Saturday, September 10, 2016

Apple's Irish Sweepstake No Pot of Gold for the People

Irish Disgrace over Apple Tax Scam

by Finian Cunningham - Sputnik

September 9, 2016

It’s not just the European Commission that thinks the Irish government is indulging US tech giant Apple with illegal tax breaks. 

Many ordinary, wage-poor Irish workers, unemployed youth, neglected hospital patients and impoverished pensioners are also infuriated by what they see as the Dublin government’s betrayal of their needs in order to suck up to the world’s richest corporation. The issue here is not merely an Irish domestic affair. It is about how servile governments choose to pander to capital and foreign investors while their own people are shafted.

After three years of investigation, the EC – the EU’s executive branch – ruled last week that successive Irish governments had given the American multinational firm “unfair and illegal state aid” by grossly undertaxing it to the tune of €13 billion ($14.5 billion).

The EC concluded that Apple’s international sales subsidiary based in the Republic of Ireland was afforded an effective corporate tax rate of less than 1 per cent. Considering that rates in Germany and France are over 30 per cent the Irish fiscal take is a pathetic nibble, not a fair bite into the profits of a company that globally makes over $50 billion a year. But, incredibly, the Irish government has made the bizarre appeal that it doesn’t want the money back.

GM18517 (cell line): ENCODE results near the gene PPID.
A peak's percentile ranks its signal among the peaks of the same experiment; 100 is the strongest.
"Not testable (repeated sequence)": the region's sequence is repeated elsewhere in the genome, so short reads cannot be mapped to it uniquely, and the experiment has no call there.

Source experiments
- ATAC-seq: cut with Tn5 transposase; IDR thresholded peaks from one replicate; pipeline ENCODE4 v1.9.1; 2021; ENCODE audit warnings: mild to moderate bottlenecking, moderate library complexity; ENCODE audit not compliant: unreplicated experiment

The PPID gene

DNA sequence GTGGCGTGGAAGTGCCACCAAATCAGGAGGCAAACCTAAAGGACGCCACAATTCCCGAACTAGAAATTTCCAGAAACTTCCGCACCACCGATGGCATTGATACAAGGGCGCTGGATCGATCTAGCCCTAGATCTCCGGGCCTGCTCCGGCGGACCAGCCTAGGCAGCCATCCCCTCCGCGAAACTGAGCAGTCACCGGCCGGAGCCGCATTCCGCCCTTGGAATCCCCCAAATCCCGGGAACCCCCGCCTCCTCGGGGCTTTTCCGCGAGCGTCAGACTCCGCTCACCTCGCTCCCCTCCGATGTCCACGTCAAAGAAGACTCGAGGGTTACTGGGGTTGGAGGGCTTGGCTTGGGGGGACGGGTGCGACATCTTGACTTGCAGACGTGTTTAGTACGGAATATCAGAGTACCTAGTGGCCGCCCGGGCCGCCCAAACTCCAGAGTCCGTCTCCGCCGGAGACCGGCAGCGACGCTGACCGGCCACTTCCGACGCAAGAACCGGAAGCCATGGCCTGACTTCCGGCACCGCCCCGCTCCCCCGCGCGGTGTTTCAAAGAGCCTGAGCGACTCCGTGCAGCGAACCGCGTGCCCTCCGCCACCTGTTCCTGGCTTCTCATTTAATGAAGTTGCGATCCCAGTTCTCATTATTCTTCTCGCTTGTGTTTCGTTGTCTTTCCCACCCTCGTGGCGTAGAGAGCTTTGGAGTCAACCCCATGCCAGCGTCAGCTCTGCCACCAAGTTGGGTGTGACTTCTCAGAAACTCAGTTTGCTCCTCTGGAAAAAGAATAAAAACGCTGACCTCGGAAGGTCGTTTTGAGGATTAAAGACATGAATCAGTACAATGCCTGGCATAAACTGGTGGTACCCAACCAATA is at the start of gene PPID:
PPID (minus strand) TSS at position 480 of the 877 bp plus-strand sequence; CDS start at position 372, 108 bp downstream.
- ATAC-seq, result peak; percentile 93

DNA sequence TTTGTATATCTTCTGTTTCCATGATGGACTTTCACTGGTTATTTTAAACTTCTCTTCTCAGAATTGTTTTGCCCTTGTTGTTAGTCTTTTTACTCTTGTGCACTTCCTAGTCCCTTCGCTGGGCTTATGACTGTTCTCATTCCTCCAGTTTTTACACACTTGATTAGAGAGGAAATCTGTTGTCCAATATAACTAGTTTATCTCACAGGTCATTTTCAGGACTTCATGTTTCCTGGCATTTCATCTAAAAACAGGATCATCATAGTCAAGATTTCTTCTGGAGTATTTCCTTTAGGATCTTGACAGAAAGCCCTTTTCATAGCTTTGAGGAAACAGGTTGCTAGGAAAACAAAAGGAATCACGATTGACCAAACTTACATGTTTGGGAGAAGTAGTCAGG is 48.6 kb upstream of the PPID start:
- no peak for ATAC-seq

Dublin claims that Brussels is compromising Irish sovereignty by interfering in its tax affairs. Irish opposition parties do not agree with the government. The leftwing Sinn Fein party points out that Irish citizens have borne the brunt of economic austerity for years since the financial crash of 2008, and that, as a matter of basic justice, the people should avail of the huge tax arrears which successive governments have indulged foreign capital with.